Instead, it was the most girlish, ear-piercing scream that any of us had ever heard that exited from New Guy's lips as the weight landed on his chest. It was so shrill and high-pitched that any tantrum throwing six-year-old girl would've been envious. It honestly didn't seem possible that it could've come from our new friend, but it had.

Once the bar was racked and New Guy was helped up from the bench we attempted to calm him down. He was completely freaked out and understandably so, but the rest of us were quite used to this sort of thing, having been around the sport for a while.

I told New Guy that it was only a torn triceps; no big deal, and that after having surgery he'd be good as new. I even persuaded him to drive himself to the hospital so that the three of us could finish our bench training.

After we watched him fumble into his car and drive out of sight, all three of us just looked at each other in silence before Mark said what we were all thinking: "Did you hear that scream?"

Throughout the rest of the day's bench session we laughed about the incident and New Guy's reaction and discussed how we thought this might affect his lifting future. I was certain that after surgery New Guy would be right back in the gym hitting it hard, but Mark and Chad were convinced that he'd never train with us again.

As it turned out Mark and Chad were right. While New Guy would eventually return to the gym, he never really trained heavy again and never again with us. That incident had affected him psychologically in a way that he'd never overcome.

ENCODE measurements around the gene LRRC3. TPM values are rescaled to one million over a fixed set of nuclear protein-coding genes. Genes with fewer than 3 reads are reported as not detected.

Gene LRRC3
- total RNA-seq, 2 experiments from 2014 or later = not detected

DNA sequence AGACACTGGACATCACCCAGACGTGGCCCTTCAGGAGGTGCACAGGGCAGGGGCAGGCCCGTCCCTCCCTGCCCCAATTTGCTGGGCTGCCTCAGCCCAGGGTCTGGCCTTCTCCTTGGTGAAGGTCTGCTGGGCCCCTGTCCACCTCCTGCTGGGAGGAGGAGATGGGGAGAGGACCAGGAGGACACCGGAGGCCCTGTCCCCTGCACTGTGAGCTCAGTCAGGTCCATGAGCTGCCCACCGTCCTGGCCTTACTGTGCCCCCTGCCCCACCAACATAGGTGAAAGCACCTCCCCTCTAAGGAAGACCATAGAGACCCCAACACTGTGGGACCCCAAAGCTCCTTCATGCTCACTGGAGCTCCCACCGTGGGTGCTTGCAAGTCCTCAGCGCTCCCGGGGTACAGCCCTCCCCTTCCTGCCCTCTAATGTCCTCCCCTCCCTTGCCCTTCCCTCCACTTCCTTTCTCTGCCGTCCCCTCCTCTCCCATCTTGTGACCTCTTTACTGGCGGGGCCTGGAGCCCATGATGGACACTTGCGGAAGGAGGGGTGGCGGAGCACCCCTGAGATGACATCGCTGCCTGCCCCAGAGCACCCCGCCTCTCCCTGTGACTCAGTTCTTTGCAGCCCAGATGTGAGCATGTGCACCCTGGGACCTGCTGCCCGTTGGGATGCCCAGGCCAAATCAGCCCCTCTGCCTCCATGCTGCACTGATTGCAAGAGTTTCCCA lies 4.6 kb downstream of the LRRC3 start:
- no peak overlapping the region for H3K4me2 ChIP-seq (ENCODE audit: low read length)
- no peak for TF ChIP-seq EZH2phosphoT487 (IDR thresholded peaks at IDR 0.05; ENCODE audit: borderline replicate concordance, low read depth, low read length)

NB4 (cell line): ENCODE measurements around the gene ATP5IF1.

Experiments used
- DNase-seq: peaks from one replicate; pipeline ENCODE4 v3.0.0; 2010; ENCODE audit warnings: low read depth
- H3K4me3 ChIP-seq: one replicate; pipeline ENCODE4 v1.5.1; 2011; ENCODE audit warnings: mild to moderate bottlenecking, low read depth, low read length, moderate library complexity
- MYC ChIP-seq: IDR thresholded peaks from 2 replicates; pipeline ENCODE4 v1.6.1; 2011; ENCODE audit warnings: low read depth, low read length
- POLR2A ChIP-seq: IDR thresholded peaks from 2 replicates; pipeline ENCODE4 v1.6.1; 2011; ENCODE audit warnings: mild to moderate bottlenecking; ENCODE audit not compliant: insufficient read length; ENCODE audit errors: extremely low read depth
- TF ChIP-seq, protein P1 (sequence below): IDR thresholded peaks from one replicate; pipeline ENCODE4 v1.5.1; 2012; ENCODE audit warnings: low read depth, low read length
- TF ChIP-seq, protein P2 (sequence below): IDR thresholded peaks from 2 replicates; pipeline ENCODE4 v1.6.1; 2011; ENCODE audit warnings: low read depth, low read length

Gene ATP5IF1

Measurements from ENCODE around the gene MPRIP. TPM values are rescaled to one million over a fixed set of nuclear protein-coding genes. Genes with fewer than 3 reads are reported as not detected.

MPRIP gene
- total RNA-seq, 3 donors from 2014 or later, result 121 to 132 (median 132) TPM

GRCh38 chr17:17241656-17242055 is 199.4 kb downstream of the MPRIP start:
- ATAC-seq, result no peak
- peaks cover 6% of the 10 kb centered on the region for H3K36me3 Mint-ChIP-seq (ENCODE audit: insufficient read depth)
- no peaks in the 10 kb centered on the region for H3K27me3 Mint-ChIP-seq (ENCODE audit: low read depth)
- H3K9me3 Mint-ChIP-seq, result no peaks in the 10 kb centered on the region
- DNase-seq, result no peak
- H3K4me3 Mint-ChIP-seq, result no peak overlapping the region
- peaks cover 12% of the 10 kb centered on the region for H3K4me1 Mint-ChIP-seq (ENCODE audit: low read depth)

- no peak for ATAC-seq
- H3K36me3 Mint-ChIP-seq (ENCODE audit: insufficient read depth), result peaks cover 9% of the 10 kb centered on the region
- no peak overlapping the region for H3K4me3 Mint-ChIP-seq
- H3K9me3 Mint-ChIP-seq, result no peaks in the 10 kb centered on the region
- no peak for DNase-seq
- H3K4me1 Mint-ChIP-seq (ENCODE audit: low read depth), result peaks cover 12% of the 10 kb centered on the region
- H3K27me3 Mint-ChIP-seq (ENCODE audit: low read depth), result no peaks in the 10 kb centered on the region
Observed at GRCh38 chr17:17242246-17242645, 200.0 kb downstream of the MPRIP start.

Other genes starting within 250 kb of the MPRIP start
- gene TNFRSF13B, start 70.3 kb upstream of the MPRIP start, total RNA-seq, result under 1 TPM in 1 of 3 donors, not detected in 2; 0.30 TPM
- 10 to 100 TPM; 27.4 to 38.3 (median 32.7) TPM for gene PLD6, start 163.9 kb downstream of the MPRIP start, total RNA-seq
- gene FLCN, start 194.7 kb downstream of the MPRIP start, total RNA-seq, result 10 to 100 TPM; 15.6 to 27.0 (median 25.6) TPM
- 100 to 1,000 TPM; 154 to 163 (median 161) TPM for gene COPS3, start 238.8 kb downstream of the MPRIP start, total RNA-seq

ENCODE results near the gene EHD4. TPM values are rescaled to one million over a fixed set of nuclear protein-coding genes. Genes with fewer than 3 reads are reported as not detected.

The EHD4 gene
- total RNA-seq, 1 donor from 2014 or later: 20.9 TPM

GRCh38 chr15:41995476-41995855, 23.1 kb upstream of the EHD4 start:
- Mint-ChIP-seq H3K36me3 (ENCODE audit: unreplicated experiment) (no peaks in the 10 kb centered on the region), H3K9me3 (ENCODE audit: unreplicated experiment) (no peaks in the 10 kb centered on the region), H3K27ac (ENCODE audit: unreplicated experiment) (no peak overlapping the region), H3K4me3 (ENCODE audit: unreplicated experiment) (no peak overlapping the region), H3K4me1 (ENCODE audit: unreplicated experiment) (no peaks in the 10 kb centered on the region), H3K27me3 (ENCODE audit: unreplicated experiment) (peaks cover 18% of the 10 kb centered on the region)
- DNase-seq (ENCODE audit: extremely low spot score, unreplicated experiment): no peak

Heavy Perspective

Heavy Perspective

Now, many of you reading this might think that my training partners and I are some of the most cruel, insensitive people walking the planet. Not so. We truly wanted the best for our friends, but had it been the other way around and we were the ones on our way to the hospital, our reactions wouldn't have been different.

What's important though is the different reactions to a similar situation. One lifter came back quickly after a crushed vertebra and went on to be better than ever, while another never trained heavy again.

Over my lifting career I've witnessed both these scenarios more times than I can count. The difference between them isn't the severity of the injury but the attitude each lifter chose to adopt after suffering the injury.

This dichotomy of reactions can be seen in many types of setbacks. Failures in careers, investments, even in relationships all fit this model.

For every difficult or devastating situation that you can imagine in life, you can find one individual that's been destroyed by it, and another that's been strengthened by it.

The difference between the two lies within the attitude of the individual. The best part about this is it's also a choice. Those that choose to believe in themselves and their ability to overcome adversity are the same people who will rise to the top regardless of the situation.

On the other hand, those that choose to believe otherwise will never overcome any type of adversity in their lives. Instead, they'll complain about "bad luck" or "bad genetics" or "always getting the short end of the stick" yet do nothing to actively change their own fortune.

I suspect that each of you reading this has come across both these types of people in your own life. My question is, which type of person have you chosen to be?